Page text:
OK, I admit, the title of the thread is a little tongue in cheek but, Dr. Blank on the “Protestants Why are you not Catholic” thread, now closed, contends that St. Clement believed in a symbolic Eucharist. My original question was, paraphrasing, was where in the first 1,500 years of Christianity can we find a church that believed in a symbolic Lord’s Supper, especially one in the early Church. The document in question is St. Clement’s writing from the (Paedagogus) Instructor
[,_EN.pdf"]A link to the document is here]("documentacatholicaomnia.eu/03d/0150-0207,_Clemens_Alexandrinus,Paedagogus[Schaff)
Copying from the previous thread, Dr Blank stated
Clement’s writings from Paedagogus:
“Eat ye my flesh,” He says, “and drink my blood.” Such is the suitable food which the Lord ministers, and He offers His flesh and pours forth His blood, and nothing is wanting for the children’s growth. O amazing mystery. We are enjoined to cast off the old and carnal corruption, as also the old nutriment, receiving in exchange another new regimen, that of Christ, receiving Him if we can, to hide Him within; and that, enshrining the Savior in our souls, we may correct the affections of our flesh.”
This is where most Catholics stop. If you continue reading:
“But you are not inclined to understand it thus, but perchance more generally. Hear it also in the following way. The flesh figuratively represents to us the Holy Spirit; for the flesh was created by Him. The blood points out to us the Word, for as rich blood the Word has been infused into life; and the union of both is the Lord, the food of the babes–the Lord who is Spirit and Word. The food- that is, the Lord Jesus–that is, the Word of God, the Spirit made flesh, the heavenly flesh sanctified…”
I then replied quoting that Book Two, Chapter Two are Clear, that St Clement was speaking “TWOFOLD”, two parts, not either or but both.
And the blood of the Lord is twofold. For there is the blood of His flesh, by which we are redeemed from corruption; and the spiritual, that by which we are anointed. And to drink the blood of Jesus, is to become partaker of the Lord’s immortality; the Spirit being the energetic principle of the Word, as blood is of flesh.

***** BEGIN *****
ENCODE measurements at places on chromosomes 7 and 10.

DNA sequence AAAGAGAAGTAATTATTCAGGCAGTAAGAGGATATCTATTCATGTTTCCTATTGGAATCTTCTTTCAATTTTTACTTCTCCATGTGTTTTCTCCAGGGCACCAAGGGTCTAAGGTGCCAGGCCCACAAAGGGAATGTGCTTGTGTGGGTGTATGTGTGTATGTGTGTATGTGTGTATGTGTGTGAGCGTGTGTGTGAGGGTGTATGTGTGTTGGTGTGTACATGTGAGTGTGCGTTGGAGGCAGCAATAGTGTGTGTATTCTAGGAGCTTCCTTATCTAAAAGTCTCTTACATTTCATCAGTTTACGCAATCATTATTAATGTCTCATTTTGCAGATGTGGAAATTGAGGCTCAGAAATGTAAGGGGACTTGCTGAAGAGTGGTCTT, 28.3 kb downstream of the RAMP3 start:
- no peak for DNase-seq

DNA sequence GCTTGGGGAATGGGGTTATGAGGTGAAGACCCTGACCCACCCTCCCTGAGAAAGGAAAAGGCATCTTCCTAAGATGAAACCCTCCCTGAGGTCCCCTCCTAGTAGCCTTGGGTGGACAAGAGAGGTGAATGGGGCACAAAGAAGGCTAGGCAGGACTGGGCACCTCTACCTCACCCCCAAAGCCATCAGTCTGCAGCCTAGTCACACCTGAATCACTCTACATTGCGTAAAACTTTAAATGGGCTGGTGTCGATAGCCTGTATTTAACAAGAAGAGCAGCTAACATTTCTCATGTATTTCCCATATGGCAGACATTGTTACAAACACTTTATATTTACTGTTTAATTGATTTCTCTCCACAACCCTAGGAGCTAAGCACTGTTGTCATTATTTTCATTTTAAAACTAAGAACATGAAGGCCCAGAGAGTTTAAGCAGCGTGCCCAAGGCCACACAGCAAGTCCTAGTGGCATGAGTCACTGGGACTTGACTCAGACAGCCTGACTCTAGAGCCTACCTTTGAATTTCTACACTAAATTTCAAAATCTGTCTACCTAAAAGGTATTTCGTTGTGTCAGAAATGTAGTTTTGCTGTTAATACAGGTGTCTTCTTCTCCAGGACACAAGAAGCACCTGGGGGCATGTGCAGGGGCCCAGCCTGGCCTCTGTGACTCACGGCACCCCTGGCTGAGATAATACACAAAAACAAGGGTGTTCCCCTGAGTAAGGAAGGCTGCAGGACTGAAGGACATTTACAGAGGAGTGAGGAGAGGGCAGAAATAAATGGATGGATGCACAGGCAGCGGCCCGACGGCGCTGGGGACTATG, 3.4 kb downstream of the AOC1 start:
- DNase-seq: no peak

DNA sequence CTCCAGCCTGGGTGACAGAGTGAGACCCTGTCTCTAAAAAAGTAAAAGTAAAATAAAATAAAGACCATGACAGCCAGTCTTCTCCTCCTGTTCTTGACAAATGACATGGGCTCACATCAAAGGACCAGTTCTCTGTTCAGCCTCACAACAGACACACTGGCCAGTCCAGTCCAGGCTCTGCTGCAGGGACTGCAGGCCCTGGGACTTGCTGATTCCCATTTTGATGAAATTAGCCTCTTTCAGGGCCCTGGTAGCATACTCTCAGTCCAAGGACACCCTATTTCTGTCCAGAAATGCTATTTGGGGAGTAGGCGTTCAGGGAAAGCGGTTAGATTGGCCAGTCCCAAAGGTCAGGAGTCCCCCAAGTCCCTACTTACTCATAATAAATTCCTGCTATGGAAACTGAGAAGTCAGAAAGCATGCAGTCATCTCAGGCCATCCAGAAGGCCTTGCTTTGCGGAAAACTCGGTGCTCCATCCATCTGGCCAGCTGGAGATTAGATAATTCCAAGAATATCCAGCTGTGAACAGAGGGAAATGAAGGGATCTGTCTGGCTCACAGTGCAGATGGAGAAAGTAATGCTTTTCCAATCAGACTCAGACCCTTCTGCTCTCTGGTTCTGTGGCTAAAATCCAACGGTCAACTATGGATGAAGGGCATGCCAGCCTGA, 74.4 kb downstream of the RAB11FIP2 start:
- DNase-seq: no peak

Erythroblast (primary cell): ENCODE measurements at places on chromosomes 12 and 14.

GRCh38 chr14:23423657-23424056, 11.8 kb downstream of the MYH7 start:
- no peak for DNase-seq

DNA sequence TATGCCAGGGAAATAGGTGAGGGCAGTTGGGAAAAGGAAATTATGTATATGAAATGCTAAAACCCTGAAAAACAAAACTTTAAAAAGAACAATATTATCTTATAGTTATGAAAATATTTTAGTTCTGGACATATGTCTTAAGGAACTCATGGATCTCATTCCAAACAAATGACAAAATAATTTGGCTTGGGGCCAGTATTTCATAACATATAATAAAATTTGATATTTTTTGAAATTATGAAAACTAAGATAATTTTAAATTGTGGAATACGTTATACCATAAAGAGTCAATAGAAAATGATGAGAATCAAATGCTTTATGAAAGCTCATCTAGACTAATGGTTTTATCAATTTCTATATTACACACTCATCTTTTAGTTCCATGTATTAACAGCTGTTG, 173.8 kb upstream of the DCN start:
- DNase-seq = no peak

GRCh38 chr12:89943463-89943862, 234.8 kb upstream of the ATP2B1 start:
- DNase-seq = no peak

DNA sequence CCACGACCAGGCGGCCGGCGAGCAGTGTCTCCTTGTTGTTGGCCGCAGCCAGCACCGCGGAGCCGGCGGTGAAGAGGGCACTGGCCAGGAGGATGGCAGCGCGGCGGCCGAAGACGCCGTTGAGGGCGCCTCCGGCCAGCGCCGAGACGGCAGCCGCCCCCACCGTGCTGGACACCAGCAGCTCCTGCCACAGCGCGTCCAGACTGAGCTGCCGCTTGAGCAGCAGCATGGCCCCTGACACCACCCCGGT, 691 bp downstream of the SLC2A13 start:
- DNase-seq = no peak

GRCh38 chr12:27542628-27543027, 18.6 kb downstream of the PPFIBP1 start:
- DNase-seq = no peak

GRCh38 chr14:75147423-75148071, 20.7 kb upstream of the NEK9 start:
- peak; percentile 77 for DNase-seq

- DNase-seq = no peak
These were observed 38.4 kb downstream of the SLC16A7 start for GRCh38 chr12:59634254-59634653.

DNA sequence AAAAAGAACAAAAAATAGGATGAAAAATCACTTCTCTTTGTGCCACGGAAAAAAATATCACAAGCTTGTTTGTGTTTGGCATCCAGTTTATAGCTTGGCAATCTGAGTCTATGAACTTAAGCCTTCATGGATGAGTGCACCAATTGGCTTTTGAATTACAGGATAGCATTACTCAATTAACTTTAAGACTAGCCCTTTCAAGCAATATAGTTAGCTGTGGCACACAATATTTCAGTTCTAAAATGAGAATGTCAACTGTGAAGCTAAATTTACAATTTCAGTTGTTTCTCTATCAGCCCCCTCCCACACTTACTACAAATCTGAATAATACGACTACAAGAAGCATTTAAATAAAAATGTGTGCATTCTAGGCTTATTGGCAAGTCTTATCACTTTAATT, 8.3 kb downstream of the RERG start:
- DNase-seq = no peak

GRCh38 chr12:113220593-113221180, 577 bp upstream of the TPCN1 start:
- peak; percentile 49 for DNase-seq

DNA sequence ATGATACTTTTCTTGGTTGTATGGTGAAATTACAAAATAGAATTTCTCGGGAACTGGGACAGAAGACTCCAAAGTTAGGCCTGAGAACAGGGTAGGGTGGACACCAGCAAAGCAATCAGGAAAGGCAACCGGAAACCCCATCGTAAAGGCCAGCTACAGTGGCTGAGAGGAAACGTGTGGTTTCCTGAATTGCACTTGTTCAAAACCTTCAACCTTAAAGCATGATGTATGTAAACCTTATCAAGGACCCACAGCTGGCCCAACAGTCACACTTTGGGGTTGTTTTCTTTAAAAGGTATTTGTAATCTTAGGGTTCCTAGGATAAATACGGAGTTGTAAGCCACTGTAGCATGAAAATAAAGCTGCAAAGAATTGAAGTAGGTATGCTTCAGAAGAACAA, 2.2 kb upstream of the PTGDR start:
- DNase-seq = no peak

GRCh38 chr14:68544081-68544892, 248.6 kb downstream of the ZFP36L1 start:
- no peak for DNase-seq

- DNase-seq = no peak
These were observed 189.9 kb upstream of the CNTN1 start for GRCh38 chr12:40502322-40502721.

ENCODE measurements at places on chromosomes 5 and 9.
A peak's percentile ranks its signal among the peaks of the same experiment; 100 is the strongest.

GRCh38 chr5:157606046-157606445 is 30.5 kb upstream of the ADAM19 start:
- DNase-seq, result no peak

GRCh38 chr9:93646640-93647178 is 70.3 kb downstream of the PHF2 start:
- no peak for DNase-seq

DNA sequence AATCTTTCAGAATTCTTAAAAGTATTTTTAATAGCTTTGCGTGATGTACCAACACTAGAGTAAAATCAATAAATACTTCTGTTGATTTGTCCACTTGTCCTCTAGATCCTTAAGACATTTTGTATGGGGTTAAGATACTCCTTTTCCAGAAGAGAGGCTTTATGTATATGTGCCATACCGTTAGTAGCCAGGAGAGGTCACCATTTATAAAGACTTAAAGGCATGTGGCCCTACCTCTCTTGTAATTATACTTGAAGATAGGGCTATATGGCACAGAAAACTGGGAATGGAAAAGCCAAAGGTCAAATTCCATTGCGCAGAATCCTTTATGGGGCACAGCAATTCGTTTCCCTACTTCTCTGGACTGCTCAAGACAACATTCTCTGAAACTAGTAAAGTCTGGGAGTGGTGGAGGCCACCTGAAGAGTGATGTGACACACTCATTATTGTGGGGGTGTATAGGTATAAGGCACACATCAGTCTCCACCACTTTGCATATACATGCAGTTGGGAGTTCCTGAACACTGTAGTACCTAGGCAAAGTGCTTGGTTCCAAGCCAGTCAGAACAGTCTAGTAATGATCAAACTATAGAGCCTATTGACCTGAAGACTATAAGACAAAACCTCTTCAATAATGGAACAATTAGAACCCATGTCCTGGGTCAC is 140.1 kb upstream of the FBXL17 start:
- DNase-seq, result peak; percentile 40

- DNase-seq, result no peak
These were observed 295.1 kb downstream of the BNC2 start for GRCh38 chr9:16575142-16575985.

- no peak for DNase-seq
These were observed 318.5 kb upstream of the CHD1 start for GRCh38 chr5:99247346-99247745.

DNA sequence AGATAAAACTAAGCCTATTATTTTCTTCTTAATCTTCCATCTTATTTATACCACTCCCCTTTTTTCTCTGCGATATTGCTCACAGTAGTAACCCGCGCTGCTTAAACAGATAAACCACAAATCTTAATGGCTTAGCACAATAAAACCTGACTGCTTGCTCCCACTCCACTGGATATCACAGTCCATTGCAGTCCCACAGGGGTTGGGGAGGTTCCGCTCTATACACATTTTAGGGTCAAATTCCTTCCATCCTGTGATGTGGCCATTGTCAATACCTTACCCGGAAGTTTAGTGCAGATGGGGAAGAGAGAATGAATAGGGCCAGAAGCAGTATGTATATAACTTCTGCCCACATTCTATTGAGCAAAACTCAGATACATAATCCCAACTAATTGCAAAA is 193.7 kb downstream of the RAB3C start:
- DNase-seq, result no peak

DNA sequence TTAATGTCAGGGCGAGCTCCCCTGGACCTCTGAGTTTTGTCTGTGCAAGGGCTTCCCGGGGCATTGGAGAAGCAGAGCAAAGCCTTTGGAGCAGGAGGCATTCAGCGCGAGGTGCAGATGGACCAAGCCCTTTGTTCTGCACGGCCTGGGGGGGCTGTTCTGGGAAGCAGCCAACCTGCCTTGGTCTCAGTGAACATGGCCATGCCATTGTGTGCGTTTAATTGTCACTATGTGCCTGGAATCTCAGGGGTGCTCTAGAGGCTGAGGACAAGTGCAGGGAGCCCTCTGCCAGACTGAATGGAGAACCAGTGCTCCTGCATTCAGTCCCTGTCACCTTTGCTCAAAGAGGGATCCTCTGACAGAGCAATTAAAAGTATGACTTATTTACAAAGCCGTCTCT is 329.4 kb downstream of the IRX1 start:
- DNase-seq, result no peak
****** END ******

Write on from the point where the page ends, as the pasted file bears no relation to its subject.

Accordingly, as wine is blended with water, so is the Spirit with man. And the one, the mixture of wine and water, nourishes to faith; while the other, the Spirit, conducts to immortality.
And the mixture of both— of the water and of the Word— is called Eucharist, renowned and glorious grace; and they who by faith partake of it are sanctified both in body and soul. For the divine mixture, man, the Father’s will has mystically compounded by the Spirit and the Word. For, in truth, the spirit is joined to the soul, which is inspired by it; and the flesh, by reason of which the Word became flesh, to the Word.
Dr. B than replied that one needs to look at more of the writing, especially page 347 and that Clement is speaking figuratively. So looking at page 347, here’s the key verse that I believe Dr. is focusing on below. St Clement then speaks at length in a figurative tone.
But you are not inclined to understand it thus, but perchance more generally. Hear it also in the following way. The flesh figuratively represents to us the Holy Spirit; for the flesh was created by Him.
But the key words above are the transition words, “Here is also in the following way”. This is consistent with St. Clements writings above where he describes the blood of The Lord as Two-Fold.
Also of interest, the Coptic’s have the same belief. ** Here’s is a link** to their explanation of the same subject, using nearly the same quotations. I’ll quote their explanation on St Clement on the following post.